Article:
You can receive the credit in advance as a reduction in your health insurance premium. If you choose this option, the money will be sent to your insurer as you pay your monthly premiums. Next April, when you file your federal income tax return for 2015, you’ll reconcile the amount of the advance credit with the amount you’re actually eligible to receive. The difference will affect the tax on your return.
As before, the credit you’re eligible to receive is based on your income and family size. If your financial situation changes after you begin receiving the credit, updating the calculation can prevent surprises at tax time. Please give Carl Heinemann, your Chattanooga CPA, a call for help in making sure you’re claiming the right amount.
Are you prepared for the worst? In addition to the personal toll, natural disasters have tax implications. Planning ahead can ease the stress. Here are some tips.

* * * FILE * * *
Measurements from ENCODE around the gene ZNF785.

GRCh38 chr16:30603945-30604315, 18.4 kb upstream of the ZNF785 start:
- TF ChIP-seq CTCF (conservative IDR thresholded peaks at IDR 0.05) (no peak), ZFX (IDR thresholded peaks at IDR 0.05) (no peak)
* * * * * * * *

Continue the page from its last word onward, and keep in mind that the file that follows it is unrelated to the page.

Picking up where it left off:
- What happens on your tax return after the disaster? You can claim casualty losses as an itemized deduction on your personal federal income tax return for costs that are not reimbursed by insurance or otherwise. Your deduction is allowable only for the amount of the loss that exceeds $100 per casualty and 10% of your adjusted gross income for the year.
Generally, you can deduct the loss in the year the disaster happens. There is an exception that lets you file an amended return and deduct the loss in the year before the disaster. You can make that election when the president pronounces your location a “federally declared disaster area.”
Different rules apply when the disaster affects your business or investment property. For example, you’ll typically have to account for depreciation you claimed on the property in prior years when calculating your loss.
For help in coping with casualty losses before and after the event, please contact Carl Heinemann, your Chattanooga CPA. We’re here to help.
Section 529 plans are old enough now to go to college, yet a recent survey by a financial services firm indicates these education savings plans are still not well known. Here’s an overview.